Carlos Rivera and Kyle DeFoe built the bikes at the Austrian shop, loaded them into the race support Sprinter vans, and drove to France. The trip was DeFoe’s first as a KTM employee (he will take over mechanic duties for Marvin Musquin while Frankie Latham moves into a new position within the team), and the time at headquarters, in the garages, and around the town showed him just how big the company is.
There were highs and lows. Both were seen as podium picks coming into the weekend, Musquin a favorite for KoP, but Webb’s early lack of comfort and two crashes in one race by Musquin on Saturday night did a number on their overall scores. Webb was much better on Sunday, improvement he credited to suspension changes and that put him back in the mix for a podium. Unfortunately, the effort was ended by a missed line and off-track moment in Race Three. Not getting a fourth overall win was a bummer for Musquin; though he was one of the fastest on track at times and was the crowd’s clear favorite, he was never in the fight for a key position.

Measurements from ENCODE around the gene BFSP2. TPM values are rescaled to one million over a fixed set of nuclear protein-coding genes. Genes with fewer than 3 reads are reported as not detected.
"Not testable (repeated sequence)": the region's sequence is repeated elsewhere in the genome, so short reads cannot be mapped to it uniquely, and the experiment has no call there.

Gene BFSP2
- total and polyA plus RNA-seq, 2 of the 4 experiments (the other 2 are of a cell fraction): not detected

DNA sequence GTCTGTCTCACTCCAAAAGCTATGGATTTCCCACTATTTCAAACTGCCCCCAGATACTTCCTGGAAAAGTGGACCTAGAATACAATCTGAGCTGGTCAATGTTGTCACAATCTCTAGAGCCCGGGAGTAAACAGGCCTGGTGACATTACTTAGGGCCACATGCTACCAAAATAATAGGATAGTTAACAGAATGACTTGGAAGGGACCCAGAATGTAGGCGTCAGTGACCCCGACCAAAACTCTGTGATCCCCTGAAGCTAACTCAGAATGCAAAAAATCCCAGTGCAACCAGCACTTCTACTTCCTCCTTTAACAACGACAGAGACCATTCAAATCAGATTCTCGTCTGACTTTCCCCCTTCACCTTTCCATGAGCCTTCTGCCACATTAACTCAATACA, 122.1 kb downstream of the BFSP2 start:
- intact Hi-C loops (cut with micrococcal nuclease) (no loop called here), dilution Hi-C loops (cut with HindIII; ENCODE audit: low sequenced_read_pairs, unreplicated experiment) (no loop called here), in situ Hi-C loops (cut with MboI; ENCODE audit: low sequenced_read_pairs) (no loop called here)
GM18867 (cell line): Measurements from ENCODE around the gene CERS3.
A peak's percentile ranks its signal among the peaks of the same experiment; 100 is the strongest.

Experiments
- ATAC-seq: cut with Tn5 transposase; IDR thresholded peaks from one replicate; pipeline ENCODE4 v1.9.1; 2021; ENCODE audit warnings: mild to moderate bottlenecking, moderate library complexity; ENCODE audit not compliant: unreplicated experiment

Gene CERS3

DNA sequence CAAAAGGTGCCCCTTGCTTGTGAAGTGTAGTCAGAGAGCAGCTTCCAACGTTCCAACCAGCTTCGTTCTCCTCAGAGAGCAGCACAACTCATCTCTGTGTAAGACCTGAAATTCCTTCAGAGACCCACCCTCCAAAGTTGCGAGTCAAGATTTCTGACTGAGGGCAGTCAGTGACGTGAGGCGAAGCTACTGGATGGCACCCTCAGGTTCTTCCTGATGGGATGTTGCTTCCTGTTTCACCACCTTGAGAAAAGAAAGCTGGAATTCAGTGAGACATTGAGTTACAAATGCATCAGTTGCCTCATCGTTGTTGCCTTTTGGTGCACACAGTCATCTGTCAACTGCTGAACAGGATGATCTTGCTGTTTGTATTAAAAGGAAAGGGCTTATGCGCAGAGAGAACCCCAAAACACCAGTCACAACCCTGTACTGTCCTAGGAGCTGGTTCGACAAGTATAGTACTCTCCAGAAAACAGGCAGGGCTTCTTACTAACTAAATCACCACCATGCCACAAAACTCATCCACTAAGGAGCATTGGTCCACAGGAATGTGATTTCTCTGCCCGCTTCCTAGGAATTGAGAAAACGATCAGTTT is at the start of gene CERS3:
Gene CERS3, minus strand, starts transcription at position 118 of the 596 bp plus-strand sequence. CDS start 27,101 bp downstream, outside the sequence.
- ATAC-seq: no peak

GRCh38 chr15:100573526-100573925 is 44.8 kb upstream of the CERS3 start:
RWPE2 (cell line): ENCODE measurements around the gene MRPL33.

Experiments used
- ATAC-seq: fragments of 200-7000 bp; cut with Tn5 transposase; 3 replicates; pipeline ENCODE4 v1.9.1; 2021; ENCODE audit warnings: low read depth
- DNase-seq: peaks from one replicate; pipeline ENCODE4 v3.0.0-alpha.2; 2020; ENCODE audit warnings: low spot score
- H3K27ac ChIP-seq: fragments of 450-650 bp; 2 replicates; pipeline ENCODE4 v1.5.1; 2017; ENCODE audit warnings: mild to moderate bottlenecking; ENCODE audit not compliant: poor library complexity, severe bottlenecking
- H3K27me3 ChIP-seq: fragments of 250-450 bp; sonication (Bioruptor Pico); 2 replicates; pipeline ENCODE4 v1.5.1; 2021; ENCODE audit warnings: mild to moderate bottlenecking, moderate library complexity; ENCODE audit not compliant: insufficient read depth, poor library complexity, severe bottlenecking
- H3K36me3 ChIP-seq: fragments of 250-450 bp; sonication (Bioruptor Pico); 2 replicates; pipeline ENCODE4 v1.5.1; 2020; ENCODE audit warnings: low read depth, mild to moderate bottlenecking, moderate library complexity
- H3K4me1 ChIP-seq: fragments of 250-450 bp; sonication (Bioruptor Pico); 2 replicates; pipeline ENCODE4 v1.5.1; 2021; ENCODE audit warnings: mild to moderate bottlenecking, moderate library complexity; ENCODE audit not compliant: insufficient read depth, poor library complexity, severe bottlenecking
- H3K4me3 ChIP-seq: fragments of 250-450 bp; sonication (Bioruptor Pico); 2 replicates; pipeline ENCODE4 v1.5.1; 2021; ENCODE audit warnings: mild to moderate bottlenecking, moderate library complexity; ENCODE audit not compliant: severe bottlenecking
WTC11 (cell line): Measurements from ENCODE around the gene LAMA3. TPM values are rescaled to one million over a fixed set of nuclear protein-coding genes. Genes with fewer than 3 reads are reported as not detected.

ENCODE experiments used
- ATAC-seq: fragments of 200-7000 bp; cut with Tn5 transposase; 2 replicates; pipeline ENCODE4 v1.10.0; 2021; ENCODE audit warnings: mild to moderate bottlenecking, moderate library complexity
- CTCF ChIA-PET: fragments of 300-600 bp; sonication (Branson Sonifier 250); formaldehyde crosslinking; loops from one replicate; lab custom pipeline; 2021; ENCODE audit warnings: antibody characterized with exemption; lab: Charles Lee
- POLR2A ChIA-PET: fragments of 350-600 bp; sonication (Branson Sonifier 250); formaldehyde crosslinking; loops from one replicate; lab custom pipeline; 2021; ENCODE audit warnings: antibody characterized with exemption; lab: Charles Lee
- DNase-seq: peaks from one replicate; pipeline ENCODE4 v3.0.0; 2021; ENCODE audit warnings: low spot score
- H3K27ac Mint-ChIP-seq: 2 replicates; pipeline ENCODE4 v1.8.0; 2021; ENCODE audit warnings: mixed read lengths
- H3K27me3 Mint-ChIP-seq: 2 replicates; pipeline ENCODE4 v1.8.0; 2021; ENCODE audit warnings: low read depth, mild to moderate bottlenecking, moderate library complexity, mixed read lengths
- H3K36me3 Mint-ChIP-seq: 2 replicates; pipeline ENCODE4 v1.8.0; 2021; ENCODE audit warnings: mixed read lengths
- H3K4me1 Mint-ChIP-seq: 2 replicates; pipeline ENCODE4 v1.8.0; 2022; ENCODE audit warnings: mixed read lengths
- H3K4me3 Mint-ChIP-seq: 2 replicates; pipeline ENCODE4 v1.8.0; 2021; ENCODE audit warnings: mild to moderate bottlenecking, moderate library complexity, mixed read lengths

As for the bike, we’re interested to see how a bigger pool of riders look on it, especially after a full preseason of prep and testing. Getting better through the whoops is said to be the main objective, and that’s a section where guys like Stewart-Craig-Plessinger may show more speed than Webb and Musquin.
With two of the main offseason events, the Monster Energy Cup and AUS-X Open, absorbed into championship projects by their respective promoters and European staples like Geneva and Genoa now gone, the Paris Supercross is now the only standalone event that can get a high-profile rider to show up. Will more guys take notice of it, especially as Supercross-only options return to contracts?